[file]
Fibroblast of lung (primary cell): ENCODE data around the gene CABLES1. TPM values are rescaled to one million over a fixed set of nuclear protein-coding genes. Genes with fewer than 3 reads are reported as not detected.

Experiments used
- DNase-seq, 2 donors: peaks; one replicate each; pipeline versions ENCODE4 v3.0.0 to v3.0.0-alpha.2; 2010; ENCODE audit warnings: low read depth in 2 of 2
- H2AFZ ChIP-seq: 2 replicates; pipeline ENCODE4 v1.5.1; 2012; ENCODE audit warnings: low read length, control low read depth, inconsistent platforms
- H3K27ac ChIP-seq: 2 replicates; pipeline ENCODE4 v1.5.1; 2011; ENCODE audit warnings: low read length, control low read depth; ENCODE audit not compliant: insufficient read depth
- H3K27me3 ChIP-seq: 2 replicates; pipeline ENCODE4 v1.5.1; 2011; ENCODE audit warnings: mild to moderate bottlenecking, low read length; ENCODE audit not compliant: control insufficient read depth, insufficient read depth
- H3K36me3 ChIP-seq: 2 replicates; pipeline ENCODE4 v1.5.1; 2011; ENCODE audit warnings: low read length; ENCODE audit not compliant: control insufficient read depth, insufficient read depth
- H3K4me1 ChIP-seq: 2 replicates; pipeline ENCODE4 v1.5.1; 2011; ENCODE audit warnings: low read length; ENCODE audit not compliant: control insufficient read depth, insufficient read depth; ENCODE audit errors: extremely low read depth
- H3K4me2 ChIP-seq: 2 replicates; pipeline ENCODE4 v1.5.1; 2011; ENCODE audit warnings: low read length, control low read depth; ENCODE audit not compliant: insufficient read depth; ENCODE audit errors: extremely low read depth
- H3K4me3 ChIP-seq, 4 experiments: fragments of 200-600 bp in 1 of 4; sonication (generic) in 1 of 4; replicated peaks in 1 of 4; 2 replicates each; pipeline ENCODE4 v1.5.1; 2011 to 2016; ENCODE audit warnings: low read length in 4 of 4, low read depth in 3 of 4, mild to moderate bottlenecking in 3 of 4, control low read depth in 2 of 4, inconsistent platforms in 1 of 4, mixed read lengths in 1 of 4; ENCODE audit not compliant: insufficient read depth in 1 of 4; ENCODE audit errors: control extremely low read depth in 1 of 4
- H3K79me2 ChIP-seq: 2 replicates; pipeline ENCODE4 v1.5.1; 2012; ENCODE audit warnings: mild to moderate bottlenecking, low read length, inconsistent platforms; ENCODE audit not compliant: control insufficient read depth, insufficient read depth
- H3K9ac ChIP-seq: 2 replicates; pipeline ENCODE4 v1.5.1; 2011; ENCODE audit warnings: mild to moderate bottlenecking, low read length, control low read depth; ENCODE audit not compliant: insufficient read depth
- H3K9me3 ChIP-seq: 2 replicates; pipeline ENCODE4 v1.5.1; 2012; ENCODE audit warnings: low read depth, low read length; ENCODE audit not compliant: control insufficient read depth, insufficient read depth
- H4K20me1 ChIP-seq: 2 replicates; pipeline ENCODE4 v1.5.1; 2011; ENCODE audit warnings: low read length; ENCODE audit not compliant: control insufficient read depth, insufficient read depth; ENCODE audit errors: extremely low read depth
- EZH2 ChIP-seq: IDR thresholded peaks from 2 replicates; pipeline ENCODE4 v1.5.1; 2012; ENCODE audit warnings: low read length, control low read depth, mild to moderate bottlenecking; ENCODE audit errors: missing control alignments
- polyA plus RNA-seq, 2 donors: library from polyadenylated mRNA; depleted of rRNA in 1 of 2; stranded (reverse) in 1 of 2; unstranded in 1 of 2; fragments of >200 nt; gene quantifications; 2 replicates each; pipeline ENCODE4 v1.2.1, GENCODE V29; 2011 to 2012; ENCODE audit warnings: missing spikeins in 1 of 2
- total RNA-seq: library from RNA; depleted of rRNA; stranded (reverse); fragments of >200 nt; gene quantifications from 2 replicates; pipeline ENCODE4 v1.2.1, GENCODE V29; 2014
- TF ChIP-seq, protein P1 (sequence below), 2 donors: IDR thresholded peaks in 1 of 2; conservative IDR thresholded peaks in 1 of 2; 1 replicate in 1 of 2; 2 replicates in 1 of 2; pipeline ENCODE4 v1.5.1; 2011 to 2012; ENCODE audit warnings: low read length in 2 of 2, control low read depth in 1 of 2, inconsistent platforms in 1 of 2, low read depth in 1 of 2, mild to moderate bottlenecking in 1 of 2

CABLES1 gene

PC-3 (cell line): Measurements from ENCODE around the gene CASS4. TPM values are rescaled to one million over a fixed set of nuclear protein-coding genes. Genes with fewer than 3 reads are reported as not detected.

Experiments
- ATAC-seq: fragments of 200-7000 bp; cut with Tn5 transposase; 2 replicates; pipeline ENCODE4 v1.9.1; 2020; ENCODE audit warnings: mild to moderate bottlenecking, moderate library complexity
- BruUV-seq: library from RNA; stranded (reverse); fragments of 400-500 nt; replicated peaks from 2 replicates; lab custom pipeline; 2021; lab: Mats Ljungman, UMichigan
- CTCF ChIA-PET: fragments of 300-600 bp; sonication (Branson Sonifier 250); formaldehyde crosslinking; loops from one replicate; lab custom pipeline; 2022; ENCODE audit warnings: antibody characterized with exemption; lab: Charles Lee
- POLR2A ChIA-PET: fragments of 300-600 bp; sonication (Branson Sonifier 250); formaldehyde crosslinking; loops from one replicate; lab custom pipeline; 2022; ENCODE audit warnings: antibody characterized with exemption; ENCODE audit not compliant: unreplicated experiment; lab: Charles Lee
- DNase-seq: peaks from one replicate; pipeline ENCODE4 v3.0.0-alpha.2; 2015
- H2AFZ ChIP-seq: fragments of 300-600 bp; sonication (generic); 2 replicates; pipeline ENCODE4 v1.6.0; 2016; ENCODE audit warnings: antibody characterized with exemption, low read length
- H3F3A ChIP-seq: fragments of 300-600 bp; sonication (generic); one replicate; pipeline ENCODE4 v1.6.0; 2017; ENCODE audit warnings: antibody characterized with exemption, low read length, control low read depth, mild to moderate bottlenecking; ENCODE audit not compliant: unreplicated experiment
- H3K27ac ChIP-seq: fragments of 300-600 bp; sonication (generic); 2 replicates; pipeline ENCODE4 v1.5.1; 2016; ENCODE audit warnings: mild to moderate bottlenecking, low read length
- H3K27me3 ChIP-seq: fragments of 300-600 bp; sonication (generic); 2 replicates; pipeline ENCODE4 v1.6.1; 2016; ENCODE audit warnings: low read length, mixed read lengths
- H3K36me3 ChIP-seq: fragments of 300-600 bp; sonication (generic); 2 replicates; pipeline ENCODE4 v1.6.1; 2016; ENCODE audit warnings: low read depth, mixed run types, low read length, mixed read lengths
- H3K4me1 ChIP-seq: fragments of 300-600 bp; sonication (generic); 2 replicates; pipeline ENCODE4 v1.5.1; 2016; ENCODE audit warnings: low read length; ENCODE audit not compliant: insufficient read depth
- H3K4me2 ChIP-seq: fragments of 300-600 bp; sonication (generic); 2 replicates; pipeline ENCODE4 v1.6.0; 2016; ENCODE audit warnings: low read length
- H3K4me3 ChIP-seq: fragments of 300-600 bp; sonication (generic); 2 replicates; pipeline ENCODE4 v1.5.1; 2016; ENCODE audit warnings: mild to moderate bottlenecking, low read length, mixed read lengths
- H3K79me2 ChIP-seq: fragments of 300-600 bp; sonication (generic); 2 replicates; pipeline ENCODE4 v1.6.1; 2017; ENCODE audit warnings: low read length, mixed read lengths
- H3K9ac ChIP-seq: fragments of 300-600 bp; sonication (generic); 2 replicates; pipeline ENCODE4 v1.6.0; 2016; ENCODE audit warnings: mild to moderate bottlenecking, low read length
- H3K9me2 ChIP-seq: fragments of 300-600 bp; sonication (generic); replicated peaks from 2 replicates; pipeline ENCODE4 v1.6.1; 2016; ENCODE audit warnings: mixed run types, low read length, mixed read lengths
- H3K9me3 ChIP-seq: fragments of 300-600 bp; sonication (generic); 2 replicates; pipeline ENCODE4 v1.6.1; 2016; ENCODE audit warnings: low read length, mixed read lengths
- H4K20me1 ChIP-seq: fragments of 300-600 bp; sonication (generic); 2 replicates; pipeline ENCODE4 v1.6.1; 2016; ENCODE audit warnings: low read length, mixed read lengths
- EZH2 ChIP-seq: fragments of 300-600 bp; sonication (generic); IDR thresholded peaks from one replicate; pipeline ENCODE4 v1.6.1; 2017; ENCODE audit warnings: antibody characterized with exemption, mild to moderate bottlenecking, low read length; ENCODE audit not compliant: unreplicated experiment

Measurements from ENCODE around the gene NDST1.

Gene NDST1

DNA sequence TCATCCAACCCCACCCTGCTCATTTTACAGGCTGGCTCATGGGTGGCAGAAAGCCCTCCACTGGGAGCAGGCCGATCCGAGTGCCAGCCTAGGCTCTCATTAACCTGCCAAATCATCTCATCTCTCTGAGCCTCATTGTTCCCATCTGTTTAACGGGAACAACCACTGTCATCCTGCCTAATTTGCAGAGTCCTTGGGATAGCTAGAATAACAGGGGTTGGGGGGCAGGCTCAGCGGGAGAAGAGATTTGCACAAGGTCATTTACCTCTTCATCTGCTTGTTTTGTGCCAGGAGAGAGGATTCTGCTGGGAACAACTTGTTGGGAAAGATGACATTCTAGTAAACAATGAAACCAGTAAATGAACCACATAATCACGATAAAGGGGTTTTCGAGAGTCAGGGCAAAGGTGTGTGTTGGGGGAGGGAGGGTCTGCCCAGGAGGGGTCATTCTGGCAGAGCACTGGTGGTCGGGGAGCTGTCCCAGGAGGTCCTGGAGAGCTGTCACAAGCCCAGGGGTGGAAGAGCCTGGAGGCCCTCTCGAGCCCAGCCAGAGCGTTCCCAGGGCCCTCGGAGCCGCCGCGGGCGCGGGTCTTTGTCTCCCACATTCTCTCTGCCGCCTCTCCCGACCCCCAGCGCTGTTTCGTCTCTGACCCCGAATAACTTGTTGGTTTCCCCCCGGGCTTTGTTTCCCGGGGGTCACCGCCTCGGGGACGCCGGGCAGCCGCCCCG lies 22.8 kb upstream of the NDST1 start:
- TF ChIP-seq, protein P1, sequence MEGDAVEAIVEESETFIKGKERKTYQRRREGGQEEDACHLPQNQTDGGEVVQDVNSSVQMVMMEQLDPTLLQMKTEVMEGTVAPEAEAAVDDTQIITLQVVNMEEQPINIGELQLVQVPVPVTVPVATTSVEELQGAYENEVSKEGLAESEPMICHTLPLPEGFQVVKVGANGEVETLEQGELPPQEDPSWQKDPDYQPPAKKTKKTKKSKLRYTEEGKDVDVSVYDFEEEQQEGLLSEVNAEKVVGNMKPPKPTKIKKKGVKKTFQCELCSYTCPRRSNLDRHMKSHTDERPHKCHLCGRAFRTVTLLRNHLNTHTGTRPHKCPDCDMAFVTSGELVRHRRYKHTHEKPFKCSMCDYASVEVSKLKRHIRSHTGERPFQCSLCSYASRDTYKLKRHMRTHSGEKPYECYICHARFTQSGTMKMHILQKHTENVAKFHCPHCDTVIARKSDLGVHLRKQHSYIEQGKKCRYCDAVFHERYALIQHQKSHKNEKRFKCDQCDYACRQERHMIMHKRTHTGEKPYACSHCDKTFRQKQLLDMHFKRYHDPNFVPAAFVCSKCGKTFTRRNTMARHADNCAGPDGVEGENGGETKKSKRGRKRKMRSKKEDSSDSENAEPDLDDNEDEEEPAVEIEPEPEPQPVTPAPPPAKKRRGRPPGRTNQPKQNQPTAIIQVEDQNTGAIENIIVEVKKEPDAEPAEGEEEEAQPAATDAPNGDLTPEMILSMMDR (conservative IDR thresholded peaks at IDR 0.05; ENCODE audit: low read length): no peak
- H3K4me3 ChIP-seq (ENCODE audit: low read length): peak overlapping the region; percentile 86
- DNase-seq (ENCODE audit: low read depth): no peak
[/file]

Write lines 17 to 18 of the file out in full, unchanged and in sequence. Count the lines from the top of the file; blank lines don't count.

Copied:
- total RNA-seq: library from RNA; depleted of rRNA; stranded (reverse); fragments of >200 nt; gene quantifications from 2 replicates; pipeline ENCODE4 v1.2.1, GENCODE V29; 2014
- TF ChIP-seq, protein P1 (sequence below), 2 donors: IDR thresholded peaks in 1 of 2; conservative IDR thresholded peaks in 1 of 2; 1 replicate in 1 of 2; 2 replicates in 1 of 2; pipeline ENCODE4 v1.5.1; 2011 to 2012; ENCODE audit warnings: low read length in 2 of 2, control low read depth in 1 of 2, inconsistent platforms in 1 of 2, low read depth in 1 of 2, mild to moderate bottlenecking in 1 of 2